New pension transfer rules
You may remember that back in March this year I wrote a BeeLine on the stir caused when the Occupational Pensions Regulatory Authority (OPRA) issued guidance for pension scheme trustees on pension transfers. If you remember, they needed to issue guidance because some amendments to the way pension transfers are calculated were in the pipeline and trustees didn’t know what they should be doing in the interim. Well, the relevant bits of legislation (The ‘Occupational Pension Schemes (Transfer Values and Miscellaneous Amendments) Regulations 2003’, no less), have just popped out the other end of the legislation pipe and came into force a few days ago. Now, I don’t want to go into all the detail of the why’s and the wherefore’s on all this again. Anyone who wants to know the history can look it up by following the link to the 11 March BeeLine at the end of the document. What I want to do is to briefly let you know where we are now that these regulations are finally with us.
The whole point of these amendments is to enable transfer values to be finely adjusted to take account of the exact valuation position a pension scheme is in when an individual decides to transfer his or her pension rights away from the scheme. This has always been the thinking behind transfers, by the way, at least since the 1995 Pensions Act came into force, but the way in which it worked in practice has resulted in some inequities. The regular funding check, introduced by that Act, that company pension schemes undergo is referred to as the MFR, which is shorthand for the Minimum Funding Requirement. The problem, in a nutshell, is that MFR valuations can quickly go out of date in a fast-moving environment. So these new regulations now allow trustees and actuaries to fine-tune transfer payments to take account of the actual position a scheme is in at the time of a transfer, rather than of where it was at the last MFR review.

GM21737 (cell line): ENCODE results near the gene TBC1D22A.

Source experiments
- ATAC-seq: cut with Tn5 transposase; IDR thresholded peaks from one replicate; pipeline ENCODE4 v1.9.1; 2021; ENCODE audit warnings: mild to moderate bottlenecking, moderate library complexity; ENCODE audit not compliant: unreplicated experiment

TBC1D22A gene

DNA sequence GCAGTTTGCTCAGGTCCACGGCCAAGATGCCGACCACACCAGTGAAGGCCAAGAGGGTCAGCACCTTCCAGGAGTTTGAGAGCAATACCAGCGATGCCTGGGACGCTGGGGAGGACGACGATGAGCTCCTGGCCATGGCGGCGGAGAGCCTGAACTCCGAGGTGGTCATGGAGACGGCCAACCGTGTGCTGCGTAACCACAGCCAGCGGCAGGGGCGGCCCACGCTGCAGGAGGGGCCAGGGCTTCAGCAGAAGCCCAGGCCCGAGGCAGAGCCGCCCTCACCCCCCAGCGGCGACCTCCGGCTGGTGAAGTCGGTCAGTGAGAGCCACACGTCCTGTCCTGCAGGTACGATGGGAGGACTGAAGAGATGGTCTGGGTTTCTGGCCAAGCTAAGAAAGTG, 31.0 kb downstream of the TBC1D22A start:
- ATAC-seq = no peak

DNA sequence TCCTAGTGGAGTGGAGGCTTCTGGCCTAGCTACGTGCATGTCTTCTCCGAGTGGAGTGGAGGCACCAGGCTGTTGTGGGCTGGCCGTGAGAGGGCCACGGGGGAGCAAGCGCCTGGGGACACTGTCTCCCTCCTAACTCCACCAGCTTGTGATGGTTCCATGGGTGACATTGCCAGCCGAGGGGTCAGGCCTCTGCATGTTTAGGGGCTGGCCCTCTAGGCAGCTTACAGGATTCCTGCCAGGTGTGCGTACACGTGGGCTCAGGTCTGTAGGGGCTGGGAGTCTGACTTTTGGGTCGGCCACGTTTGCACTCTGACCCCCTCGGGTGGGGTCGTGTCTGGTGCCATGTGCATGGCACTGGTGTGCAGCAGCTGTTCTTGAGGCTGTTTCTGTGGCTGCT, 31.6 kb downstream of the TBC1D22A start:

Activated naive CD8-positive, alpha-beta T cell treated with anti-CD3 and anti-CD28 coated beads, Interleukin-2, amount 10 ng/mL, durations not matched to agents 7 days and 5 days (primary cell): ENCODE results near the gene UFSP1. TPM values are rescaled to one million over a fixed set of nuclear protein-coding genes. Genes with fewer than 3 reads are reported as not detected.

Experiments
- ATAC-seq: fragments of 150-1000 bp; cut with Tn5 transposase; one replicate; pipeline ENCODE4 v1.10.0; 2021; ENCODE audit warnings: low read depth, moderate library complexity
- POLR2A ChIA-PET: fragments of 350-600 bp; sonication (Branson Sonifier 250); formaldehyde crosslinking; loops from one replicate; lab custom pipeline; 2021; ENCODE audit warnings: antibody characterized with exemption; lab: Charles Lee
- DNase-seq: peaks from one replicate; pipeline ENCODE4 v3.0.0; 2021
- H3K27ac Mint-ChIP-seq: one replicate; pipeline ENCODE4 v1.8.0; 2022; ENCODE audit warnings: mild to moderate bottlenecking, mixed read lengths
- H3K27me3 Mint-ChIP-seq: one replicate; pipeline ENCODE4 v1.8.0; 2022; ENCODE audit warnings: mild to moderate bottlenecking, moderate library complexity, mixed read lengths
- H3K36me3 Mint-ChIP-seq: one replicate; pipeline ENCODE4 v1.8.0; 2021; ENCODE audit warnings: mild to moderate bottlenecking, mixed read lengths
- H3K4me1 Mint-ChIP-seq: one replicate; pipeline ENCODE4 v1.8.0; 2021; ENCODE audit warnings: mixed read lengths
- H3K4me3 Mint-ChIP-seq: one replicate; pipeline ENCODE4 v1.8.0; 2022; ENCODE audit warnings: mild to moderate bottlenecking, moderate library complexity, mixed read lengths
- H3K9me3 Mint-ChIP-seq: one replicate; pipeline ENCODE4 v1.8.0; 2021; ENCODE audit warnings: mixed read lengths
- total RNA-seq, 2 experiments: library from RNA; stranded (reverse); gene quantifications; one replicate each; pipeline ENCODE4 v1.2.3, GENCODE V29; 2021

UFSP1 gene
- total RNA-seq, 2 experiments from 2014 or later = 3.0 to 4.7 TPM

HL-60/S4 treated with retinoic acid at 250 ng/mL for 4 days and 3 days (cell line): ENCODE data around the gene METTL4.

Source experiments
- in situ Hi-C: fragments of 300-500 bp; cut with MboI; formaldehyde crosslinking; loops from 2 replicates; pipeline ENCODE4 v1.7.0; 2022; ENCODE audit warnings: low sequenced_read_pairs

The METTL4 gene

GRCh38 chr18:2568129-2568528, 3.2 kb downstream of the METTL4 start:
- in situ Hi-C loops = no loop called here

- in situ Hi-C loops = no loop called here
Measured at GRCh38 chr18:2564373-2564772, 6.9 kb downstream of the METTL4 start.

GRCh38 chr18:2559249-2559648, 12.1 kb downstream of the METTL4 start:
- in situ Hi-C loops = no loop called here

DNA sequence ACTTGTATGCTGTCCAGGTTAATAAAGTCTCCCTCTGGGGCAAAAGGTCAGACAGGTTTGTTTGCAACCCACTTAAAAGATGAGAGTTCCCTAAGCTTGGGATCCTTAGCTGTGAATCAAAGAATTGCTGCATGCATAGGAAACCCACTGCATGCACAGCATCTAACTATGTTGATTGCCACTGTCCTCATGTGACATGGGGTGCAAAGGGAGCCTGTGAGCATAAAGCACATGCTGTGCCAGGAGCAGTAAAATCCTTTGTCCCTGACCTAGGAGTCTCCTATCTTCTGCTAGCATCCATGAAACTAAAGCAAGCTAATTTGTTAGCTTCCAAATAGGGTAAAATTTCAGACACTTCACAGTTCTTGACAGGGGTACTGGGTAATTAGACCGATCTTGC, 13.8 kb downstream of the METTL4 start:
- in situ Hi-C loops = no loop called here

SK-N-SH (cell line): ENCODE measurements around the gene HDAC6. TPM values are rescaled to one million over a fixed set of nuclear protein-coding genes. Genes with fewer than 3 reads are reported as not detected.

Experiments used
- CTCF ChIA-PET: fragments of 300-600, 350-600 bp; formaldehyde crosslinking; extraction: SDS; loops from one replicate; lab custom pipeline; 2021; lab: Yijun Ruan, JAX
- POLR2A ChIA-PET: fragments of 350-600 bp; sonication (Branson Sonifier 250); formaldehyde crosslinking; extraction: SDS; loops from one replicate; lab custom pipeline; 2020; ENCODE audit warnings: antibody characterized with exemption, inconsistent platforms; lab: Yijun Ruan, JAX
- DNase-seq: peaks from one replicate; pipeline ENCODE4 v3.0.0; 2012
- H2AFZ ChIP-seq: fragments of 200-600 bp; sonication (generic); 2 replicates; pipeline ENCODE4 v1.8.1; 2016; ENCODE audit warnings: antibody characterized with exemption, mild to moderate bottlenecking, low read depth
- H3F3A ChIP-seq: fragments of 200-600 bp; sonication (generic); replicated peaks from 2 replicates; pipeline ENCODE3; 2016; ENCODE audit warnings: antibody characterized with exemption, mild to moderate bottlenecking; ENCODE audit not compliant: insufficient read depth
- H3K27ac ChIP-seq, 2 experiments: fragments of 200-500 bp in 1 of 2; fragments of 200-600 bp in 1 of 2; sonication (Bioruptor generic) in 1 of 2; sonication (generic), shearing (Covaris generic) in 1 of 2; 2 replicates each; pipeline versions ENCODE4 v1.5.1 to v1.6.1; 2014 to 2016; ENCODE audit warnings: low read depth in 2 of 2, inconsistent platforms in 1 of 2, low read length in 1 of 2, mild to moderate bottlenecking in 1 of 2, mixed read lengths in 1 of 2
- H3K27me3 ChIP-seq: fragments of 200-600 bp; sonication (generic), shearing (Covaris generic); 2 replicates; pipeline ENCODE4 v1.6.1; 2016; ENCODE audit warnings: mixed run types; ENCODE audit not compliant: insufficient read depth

Because everybody knew this new basis was coming in this Summer, but back in February some trustees needed to know what action they could take then, OPRA took the unprecedented step of allowing some trustees to decline to offer transfer values for a while if they felt other scheme members would suffer if they did not do so. This caused a bit of a fuss at the time, so it is worth reporting here that now these amendments have come into force OPRA has announced that the guidance it gave in February has now been superseded, or in my parlance, bitten the dust.
Good, well that’s that little episode over then, but where are we now? Well these new rules say that transfer values can not only be adjusted to take account of the MFR position the scheme was in at its last valuation, but can now also be adjusted to take account of the scheme’s ability to dish out full transfer values to all members if necessary. Now, that all sounds well and good, fine and dandy even, but how do trustees go about doing this sort of thing? The answer is, “this is where GN11 comes in”. Hmmm! GN11 is code for Guidance Note number eleven. Guidance Notes are what actuaries use to ensure they all work to consistent guidelines. It’s a note from actuaries to actuaries really.
What happens if a transfer request comes in and the trustees aren’t sure what to do, is that they can instruct their scheme actuary to sort of run an eye over the scheme GN11-wise and see whether it is in good shape. If it's not, then the transfer value offered to the member can be reduced to allow for the general level of underfunding, and that means other people remaining in the scheme won’t be losing out because someone else has toddled off. However, for the person doing the toddling, this means taking a transfer value at that particular time may not be the best financial decision they’ve ever taken. So it raises a lot of issues around advice and timing.
By the way, the Faculty and Institute of Actuaries has just upgraded GN11 to coincide with all this. The previous version, GN11 version 8.1, which has been around since April 2001, is now upstaged by Version 9.0. It’s not just computer software companies that go in for upgrades you know. It’s everywhere these days.
OPRA, to finish off, are now saying that all those companies that were affected by its previous guidance back in February should now be discussing the need for a GN11 report from the scheme actuary “as a matter of urgency”. Another thing I’m noticing more and more about pensions issues these days. Everything’s urgent.....
8 August 2003
The information provided is based on Scottish Life’s current understanding of the relevant legislation and regulations and may be subject to alteration as a result of changes in legislation or practice.